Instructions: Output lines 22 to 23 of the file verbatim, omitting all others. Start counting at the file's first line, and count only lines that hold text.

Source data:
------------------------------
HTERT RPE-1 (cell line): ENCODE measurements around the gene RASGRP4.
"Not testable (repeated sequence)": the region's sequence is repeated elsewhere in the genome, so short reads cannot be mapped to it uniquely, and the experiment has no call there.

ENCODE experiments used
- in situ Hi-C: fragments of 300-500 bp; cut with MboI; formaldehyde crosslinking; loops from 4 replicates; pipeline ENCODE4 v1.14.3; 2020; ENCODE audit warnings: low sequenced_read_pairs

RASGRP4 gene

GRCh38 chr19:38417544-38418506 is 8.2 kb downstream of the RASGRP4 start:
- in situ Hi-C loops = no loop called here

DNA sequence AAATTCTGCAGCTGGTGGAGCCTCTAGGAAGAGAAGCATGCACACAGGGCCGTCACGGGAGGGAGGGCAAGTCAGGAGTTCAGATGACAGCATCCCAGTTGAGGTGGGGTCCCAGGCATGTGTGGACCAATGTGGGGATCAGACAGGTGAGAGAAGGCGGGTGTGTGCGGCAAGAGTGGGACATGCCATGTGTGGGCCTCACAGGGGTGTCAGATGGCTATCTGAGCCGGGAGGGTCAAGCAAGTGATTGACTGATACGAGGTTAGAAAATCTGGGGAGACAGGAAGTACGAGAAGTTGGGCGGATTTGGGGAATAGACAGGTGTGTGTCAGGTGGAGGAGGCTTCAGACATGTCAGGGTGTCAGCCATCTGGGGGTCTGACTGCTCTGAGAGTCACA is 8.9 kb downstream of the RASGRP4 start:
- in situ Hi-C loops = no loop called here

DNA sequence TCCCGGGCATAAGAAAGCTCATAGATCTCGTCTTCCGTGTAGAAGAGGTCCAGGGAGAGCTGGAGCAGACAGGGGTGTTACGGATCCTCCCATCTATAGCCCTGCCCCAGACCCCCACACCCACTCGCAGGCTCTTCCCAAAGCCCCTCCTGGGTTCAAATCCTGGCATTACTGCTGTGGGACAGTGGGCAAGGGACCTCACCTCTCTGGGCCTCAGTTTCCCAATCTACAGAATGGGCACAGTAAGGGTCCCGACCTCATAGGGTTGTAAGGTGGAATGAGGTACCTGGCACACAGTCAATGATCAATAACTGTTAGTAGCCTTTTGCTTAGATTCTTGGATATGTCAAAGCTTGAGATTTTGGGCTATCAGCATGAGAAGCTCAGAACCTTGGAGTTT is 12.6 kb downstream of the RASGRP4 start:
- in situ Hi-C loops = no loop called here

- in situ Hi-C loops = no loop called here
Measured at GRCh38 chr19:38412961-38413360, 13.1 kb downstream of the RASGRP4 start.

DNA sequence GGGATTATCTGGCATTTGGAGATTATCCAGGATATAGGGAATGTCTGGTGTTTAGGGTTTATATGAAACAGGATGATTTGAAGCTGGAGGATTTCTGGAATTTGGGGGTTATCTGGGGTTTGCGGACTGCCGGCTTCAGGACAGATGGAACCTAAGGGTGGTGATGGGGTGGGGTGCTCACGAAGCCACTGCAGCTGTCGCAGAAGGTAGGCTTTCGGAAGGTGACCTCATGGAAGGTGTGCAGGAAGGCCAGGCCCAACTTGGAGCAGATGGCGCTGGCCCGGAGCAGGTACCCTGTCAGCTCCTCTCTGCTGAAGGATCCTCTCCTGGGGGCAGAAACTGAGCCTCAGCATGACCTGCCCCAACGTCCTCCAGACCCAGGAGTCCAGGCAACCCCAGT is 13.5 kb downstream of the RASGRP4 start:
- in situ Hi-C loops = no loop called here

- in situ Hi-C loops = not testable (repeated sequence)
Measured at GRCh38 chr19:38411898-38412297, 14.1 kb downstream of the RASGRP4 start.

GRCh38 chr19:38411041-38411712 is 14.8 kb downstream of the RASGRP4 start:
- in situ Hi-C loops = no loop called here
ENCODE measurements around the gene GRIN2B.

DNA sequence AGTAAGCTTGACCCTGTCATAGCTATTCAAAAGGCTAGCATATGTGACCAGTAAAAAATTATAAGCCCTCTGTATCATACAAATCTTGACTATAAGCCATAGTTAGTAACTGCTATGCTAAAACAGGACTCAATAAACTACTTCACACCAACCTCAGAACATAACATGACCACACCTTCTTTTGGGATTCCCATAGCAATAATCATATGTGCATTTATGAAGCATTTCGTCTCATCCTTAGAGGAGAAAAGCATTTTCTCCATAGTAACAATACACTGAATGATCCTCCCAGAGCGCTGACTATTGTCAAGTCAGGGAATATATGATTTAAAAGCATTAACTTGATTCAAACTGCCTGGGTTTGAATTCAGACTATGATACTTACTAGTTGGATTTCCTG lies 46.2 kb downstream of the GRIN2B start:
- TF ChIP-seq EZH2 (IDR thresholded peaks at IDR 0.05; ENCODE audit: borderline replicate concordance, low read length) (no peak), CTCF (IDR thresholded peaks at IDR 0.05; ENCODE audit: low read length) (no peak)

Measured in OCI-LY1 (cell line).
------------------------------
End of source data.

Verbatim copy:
- TF ChIP-seq EZH2 (IDR thresholded peaks at IDR 0.05; ENCODE audit: borderline replicate concordance, low read length) (no peak), CTCF (IDR thresholded peaks at IDR 0.05; ENCODE audit: low read length) (no peak)

Measured in OCI-LY1 (cell line).